Internal combustion engine chemistry

March 1, 2016


Combustion

The internal combustion engine is a system in which the combustion of the fuel occurs in a chamber within the system. When the fuel burns inside the combustion chamber, high pressure and high temperature gases are produced. These gases exert a direct force on the walls of the combustion chamber. This linear force is converted into useful rotational motion by a connecting rod and a crankshaft mechanism. This favors the.

There are two types of internal combustion engines. They are,

  • Four Stroke Internal Combustion Engine
  • Two Stroke Internal Combustion Engine
Internal Combustion Engine fundamentals
A lot of research work was carried out in the 20th century to get the maximum utilization of heat and to convert it into useful work. As a result we have IC engines. As per the second law of thermodynamics, energy cannot be completely converted into useful work but the idealized device of Carnot heat engine is designed to help us overcome this problem to a large extent. Carnot engine basically uses the heat to convert it into useful work in a cyclical or repetitive manner.

Internal Combustion Engine diagram

Internal Combustion Engine In a two stroke internal combustion engine, valves are replaced by ports. The power stroke occurs for each rotation of the crankshaft. For one complete cycle, the crankshaft makes one full rotation. The specialty of a 2 stroke internal combustion engine is that two strokes are performed at a time.

Down stroke

As the piston moves downwards, it compresses the air fuel mixture present in the crankcase. Due to this applied pressure, the air-fuel mixture moves into the cylinder through the transfer port. This mixture drives the exhaust gases out of the cylinder through the exhaust port which is uncovered by the downward motion of the piston. The intake port stops the air-fuel mixture from entering the crankcase. Both intake and exhaust strokes happen simultaneously.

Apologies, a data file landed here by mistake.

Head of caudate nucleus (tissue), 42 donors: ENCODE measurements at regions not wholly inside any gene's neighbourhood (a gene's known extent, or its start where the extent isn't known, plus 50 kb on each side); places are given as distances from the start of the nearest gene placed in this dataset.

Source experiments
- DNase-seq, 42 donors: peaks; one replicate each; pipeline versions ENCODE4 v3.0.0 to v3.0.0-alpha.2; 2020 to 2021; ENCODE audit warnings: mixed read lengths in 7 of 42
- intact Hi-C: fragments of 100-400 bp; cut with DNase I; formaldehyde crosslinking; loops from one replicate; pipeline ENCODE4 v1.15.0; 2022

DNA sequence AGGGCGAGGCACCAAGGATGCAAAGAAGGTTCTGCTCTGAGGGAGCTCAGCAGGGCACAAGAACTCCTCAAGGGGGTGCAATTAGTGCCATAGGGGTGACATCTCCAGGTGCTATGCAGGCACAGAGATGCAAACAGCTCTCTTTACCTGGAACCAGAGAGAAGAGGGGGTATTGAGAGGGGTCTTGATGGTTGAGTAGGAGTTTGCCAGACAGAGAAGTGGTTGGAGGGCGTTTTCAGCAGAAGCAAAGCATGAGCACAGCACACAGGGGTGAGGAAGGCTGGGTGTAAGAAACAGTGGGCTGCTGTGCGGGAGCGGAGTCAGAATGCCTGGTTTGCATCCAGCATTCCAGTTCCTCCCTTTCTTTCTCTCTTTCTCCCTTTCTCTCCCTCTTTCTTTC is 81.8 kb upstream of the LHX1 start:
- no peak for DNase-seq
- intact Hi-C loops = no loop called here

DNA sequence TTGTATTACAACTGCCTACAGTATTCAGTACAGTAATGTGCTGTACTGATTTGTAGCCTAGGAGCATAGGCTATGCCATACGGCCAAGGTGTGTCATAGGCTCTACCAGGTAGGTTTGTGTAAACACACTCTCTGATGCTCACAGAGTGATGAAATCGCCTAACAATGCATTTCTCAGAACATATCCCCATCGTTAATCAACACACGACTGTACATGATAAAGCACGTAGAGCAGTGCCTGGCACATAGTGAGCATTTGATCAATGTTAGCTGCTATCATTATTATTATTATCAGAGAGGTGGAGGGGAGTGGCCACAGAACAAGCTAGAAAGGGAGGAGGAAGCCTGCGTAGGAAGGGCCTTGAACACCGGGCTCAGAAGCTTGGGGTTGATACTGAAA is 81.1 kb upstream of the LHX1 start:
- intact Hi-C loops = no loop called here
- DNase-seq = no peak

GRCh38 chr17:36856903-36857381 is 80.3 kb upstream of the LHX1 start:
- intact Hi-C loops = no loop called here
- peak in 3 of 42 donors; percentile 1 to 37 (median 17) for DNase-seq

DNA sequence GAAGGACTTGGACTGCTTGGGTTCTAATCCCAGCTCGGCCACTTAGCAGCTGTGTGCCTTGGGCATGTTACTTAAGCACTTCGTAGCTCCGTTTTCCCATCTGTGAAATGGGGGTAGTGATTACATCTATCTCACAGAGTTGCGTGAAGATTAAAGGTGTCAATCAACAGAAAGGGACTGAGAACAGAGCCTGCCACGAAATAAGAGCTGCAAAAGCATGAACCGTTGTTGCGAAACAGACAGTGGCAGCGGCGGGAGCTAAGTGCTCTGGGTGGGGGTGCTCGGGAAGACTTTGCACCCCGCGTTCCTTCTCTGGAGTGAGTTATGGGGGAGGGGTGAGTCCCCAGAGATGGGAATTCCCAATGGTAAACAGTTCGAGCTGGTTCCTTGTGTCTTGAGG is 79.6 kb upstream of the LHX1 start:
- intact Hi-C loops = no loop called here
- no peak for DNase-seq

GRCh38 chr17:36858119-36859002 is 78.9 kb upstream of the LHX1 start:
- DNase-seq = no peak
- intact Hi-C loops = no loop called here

Upstroke

As the piston moves upwards, it compresses the air fuel mixture in the cylinder. As the piston comes close to the TDC, a spark ignites the fuel. This explosion produces high pressure hot gases which induces a linear force on the piston. This linear force has to be converted into rotational movement by using connecting rod and crankshaft. Both combustion and compression strokes happen simultaneously.

From the moment the fuel enters the combustion chamber till it exits, it has to go through four stages of combustion. These four stages are,

Intake stroke

At the start of the cycle, the piston will be at the TDC (Top dead center). As the piston moves towards BDC (Bottom dead center), the inlet valve opens which allows the air-fuel mixture to gush inside the chamber.

Compression stroke

The piston moves towards TDC from BDC. While moving upwards, the piston compresses the air-fuel mixture. As the air-fuel mixture is compressed, it attains high pressure and temperature.

Power stroke

A spark is produced at the TDC by the spark plug, which ignites the compressed air-fuel mixture. This creates an explosion in the combustion chamber. This force pushes the piston towards BDC. This is also known as combustion stroke.

Exhaust stroke